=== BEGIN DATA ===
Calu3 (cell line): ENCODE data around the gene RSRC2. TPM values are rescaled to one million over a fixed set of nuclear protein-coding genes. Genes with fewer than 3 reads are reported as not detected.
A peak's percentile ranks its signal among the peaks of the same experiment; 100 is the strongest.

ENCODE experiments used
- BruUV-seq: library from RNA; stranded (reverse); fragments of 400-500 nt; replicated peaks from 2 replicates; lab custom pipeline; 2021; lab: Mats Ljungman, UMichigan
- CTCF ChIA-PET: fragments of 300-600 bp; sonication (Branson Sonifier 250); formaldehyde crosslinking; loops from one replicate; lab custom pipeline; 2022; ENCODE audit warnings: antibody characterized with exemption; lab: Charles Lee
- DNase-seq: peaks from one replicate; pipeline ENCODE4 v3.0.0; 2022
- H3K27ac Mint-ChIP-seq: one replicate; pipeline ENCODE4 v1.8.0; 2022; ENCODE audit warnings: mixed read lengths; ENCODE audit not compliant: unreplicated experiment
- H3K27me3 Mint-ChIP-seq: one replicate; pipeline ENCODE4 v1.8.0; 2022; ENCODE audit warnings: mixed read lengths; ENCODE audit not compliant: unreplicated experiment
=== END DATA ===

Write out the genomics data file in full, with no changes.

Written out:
Calu3 (cell line): ENCODE data around the gene RSRC2. TPM values are rescaled to one million over a fixed set of nuclear protein-coding genes. Genes with fewer than 3 reads are reported as not detected.
A peak's percentile ranks its signal among the peaks of the same experiment; 100 is the strongest.

ENCODE experiments used
- BruUV-seq: library from RNA; stranded (reverse); fragments of 400-500 nt; replicated peaks from 2 replicates; lab custom pipeline; 2021; lab: Mats Ljungman, UMichigan
- CTCF ChIA-PET: fragments of 300-600 bp; sonication (Branson Sonifier 250); formaldehyde crosslinking; loops from one replicate; lab custom pipeline; 2022; ENCODE audit warnings: antibody characterized with exemption; lab: Charles Lee
- DNase-seq: peaks from one replicate; pipeline ENCODE4 v3.0.0; 2022
- H3K27ac Mint-ChIP-seq: one replicate; pipeline ENCODE4 v1.8.0; 2022; ENCODE audit warnings: mixed read lengths; ENCODE audit not compliant: unreplicated experiment
- H3K27me3 Mint-ChIP-seq: one replicate; pipeline ENCODE4 v1.8.0; 2022; ENCODE audit warnings: mixed read lengths; ENCODE audit not compliant: unreplicated experiment